Christina started organizing for environmental and climate issues as a youth in her hometown of Dallas, Texas. With the Sierra Student Coalition, the student-led branch of the Sierra Club, she organized youth-led climate justice campaigns for over eight years. Christina graduated from the University of Washington’s History and International Studies departments, and later earned an MSc in Social Policy in Development from the London School of Economics and Political Science. Her career focuses on shaping the way institutions practice sustainable development, especially as it relates to addressing impacts on frontline communities experiencing climate change. Christina’s current role at the Port of Seattle focuses on transforming the organization’s engagement with the communities it serves in a way that promotes equity and environmental justice. In her free time, she cooks, reads, and watches Star Trek.
David Bricklin is a partner in the Seattle law firm of Bricklin & Newman, LLP. His practice emphasizes environmental, land use, and community issues. Dave earned his undergraduate degree from Michigan State University. He is a graduate of The Harvard Law School, where he was a co-founder and editor of the Harvard Environmental Law Review. Dave has practiced environmental and land use law throughout Washington State since 1979. He was closely involved in the development of the Washington Growth Management Act and Model Toxics Control Act. Dave is a past president and director of the Washington Environmental Council; former co-chair of Washington Conservation Voters; a founding member and current director of Futurewise (formerly 1000 Friends of Washington) and is on the board of Climate Solutions.
Julie Colehour is founding partner of C+C, a public relations and social marketing firm that focuses on environmental and sustainability issues for a variety of public and private sector clients. She has spent her career working to motivate people to alter their behaviors for social good. Her causes have included everything from organic farming to water conservation to green building to recycling and energy-efficient products. Julie is a Seattle-area native who grew up hiking, skiing and kayaking in our beautiful backyard. She currently lives in rural unincorporated King County with her husband and son and has a daughter in college.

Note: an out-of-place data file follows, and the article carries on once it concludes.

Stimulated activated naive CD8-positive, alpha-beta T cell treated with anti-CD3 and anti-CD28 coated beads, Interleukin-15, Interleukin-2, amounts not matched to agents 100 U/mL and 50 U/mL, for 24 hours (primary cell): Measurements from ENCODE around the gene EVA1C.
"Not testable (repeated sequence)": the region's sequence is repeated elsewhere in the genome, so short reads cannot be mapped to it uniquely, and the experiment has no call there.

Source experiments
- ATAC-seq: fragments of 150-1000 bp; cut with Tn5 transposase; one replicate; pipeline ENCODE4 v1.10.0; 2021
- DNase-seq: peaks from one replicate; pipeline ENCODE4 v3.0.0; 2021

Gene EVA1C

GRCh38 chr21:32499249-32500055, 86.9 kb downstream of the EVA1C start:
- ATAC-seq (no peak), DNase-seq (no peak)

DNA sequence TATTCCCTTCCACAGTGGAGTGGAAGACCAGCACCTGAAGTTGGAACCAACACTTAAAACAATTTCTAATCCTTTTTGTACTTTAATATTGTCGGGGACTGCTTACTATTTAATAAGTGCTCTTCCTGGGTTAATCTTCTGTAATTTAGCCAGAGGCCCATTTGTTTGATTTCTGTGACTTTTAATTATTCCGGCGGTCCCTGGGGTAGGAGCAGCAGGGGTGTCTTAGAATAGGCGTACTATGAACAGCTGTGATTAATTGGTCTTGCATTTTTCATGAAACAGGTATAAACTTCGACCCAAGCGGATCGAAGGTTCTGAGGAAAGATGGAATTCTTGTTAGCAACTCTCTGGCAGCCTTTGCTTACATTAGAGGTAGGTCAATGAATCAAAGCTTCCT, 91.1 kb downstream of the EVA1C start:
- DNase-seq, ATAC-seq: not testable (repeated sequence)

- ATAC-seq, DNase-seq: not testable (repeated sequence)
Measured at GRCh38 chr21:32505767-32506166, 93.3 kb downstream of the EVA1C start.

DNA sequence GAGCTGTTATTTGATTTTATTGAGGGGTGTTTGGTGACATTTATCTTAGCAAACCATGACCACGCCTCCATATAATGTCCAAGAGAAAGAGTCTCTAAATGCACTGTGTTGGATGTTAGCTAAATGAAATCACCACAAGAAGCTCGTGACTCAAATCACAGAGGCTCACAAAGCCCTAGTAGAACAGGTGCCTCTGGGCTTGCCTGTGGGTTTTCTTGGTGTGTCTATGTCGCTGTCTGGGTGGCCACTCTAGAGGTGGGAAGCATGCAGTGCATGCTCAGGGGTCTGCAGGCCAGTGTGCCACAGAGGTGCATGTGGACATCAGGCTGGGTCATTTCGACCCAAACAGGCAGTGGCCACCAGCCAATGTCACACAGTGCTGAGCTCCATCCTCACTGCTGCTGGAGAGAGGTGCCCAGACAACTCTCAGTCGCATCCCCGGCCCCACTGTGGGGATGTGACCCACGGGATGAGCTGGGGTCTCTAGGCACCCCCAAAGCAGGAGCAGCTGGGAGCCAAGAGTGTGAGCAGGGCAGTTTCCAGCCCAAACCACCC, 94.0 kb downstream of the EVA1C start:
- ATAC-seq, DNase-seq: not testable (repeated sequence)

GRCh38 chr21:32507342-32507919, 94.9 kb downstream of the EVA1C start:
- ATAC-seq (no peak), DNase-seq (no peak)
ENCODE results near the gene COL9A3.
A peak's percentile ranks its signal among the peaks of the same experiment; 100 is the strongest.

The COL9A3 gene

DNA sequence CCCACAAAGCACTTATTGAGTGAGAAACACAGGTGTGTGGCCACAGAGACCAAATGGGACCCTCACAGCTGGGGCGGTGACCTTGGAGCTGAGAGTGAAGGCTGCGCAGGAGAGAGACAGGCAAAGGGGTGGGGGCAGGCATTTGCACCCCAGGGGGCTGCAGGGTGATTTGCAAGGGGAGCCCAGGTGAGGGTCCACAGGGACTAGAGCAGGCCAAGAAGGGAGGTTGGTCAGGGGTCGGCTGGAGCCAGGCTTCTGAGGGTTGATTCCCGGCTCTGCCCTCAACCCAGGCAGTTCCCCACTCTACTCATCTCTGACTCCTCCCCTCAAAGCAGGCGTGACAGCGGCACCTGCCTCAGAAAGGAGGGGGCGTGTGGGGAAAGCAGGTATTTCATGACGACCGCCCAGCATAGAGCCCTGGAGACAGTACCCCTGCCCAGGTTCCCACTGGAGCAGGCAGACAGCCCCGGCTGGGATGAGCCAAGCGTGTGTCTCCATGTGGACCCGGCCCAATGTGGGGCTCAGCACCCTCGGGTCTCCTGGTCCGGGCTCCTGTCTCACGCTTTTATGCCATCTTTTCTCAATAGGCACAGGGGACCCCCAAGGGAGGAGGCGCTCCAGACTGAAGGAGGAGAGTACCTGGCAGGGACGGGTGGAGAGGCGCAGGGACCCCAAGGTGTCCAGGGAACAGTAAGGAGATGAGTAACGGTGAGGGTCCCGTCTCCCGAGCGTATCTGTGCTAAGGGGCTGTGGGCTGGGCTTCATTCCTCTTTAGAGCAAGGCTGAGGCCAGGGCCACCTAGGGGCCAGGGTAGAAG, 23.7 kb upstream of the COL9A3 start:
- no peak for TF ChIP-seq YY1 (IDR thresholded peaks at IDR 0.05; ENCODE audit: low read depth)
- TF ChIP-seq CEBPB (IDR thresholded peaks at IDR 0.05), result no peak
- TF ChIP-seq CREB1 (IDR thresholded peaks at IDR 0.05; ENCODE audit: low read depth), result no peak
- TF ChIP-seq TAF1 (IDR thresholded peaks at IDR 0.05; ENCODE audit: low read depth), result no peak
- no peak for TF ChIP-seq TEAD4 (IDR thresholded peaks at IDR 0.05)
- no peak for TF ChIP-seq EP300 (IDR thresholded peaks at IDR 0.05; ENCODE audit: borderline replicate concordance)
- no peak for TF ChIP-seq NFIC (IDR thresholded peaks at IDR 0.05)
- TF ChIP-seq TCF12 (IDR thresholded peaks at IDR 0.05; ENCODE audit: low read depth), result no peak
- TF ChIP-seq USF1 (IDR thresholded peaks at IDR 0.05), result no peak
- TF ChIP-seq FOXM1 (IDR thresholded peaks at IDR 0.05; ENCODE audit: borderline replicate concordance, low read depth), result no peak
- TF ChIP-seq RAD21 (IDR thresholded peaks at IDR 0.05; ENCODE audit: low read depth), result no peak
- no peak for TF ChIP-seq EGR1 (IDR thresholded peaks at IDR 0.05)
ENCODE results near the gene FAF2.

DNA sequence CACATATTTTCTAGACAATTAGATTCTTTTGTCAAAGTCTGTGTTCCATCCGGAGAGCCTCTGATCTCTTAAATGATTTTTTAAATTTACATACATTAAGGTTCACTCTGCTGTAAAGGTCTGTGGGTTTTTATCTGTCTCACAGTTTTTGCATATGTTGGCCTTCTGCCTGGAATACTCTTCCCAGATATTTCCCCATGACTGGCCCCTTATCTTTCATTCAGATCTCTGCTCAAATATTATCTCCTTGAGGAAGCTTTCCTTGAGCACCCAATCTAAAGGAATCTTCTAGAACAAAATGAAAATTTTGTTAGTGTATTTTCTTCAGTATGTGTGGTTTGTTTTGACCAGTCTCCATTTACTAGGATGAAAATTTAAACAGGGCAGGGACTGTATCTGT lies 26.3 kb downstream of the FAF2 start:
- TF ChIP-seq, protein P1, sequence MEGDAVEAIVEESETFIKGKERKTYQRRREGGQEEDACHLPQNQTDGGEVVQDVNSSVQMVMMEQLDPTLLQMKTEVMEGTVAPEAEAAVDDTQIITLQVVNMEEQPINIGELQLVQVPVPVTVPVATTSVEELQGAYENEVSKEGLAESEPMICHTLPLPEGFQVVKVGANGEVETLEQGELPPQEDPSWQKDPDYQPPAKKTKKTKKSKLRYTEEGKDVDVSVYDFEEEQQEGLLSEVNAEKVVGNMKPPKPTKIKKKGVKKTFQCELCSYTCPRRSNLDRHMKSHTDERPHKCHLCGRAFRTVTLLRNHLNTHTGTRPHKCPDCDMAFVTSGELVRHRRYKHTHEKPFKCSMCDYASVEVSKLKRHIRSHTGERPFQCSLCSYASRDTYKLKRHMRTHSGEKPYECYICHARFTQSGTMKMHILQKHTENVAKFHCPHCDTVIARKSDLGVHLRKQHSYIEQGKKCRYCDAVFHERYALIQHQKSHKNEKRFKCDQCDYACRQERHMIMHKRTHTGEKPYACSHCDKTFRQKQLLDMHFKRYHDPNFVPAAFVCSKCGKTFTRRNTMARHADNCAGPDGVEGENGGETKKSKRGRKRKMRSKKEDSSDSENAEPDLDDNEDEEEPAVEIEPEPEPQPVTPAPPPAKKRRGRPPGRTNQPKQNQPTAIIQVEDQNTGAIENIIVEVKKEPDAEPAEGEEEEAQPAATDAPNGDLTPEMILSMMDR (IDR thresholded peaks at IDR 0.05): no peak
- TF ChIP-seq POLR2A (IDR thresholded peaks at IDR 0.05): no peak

Linda believes in the power of travel to learn about the world and in the power of images to spark curiosity and foster insights and understanding. Linda and her husband David are Executive Producers of the award-winning documentary film “Chasing Ice” which shows one photographers’ quest to document the science of climate change.
Linda received her M.S. from the Massachusetts Institute of Technology’s Sloan School of Management and has a B.S. from Miami University (Ohio) in Systems Analysis. Linda moved to the northwest in 1989 to work at Microsoft and quickly discovered a love for the spectacular scenery and outdoor activities in the region. She lives in Seattle on Queen Anne Hill with her husband David and enjoys travelling the world, photography, sailing, and the sport of curling.
A graduate of Seattle University Law School and Boston University, Peter was a law clerk for the late Justice James M. Dolliver at the Washington State Supreme Court. Peter worked for eleven years in the criminal division of the King County Prosecutor’s office where he was promoted to Senior Deputy. In 1997, Peter founded the Washington Forest Law Center, a non-profit public interest environmental law firm. Peter is also heavily involved in efforts to develop and promote progressive forestry policies. He and his wife Martha founded the Kongsgaard-Goldman Foundation in 1988. Peter is also active in helping elect environmental leaders in federal, state, and local races. He has served on the boards of numerous non-profit organizations including the Rails to Trails Conservancy. Peter and Martha have three boys. Peter has been a bicycle commuter his whole life. In his spare time, Peter loves to bike, climb, ski, and hike. He has climbed Broad Peak, an 8,000 meter peak in Pakistan other big mountains around the world.